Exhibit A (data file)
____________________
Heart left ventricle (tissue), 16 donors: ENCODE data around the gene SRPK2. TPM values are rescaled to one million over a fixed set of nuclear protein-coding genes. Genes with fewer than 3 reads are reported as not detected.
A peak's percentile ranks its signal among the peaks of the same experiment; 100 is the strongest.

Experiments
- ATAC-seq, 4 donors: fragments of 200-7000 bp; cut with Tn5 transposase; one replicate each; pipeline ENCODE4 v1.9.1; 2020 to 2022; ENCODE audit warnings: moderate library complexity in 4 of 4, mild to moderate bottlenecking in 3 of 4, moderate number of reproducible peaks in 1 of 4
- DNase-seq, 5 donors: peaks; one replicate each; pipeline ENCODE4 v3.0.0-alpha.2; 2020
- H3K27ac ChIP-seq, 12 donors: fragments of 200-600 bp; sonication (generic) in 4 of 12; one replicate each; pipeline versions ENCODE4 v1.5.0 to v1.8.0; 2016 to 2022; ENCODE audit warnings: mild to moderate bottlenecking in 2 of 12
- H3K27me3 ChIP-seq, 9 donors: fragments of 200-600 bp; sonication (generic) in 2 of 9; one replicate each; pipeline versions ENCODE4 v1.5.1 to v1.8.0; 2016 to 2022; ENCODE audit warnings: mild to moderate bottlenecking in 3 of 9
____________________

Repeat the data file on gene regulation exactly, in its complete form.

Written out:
Heart left ventricle (tissue), 16 donors: ENCODE data around the gene SRPK2. TPM values are rescaled to one million over a fixed set of nuclear protein-coding genes. Genes with fewer than 3 reads are reported as not detected.
A peak's percentile ranks its signal among the peaks of the same experiment; 100 is the strongest.

Experiments
- ATAC-seq, 4 donors: fragments of 200-7000 bp; cut with Tn5 transposase; one replicate each; pipeline ENCODE4 v1.9.1; 2020 to 2022; ENCODE audit warnings: moderate library complexity in 4 of 4, mild to moderate bottlenecking in 3 of 4, moderate number of reproducible peaks in 1 of 4
- DNase-seq, 5 donors: peaks; one replicate each; pipeline ENCODE4 v3.0.0-alpha.2; 2020
- H3K27ac ChIP-seq, 12 donors: fragments of 200-600 bp; sonication (generic) in 4 of 12; one replicate each; pipeline versions ENCODE4 v1.5.0 to v1.8.0; 2016 to 2022; ENCODE audit warnings: mild to moderate bottlenecking in 2 of 12
- H3K27me3 ChIP-seq, 9 donors: fragments of 200-600 bp; sonication (generic) in 2 of 9; one replicate each; pipeline versions ENCODE4 v1.5.1 to v1.8.0; 2016 to 2022; ENCODE audit warnings: mild to moderate bottlenecking in 3 of 9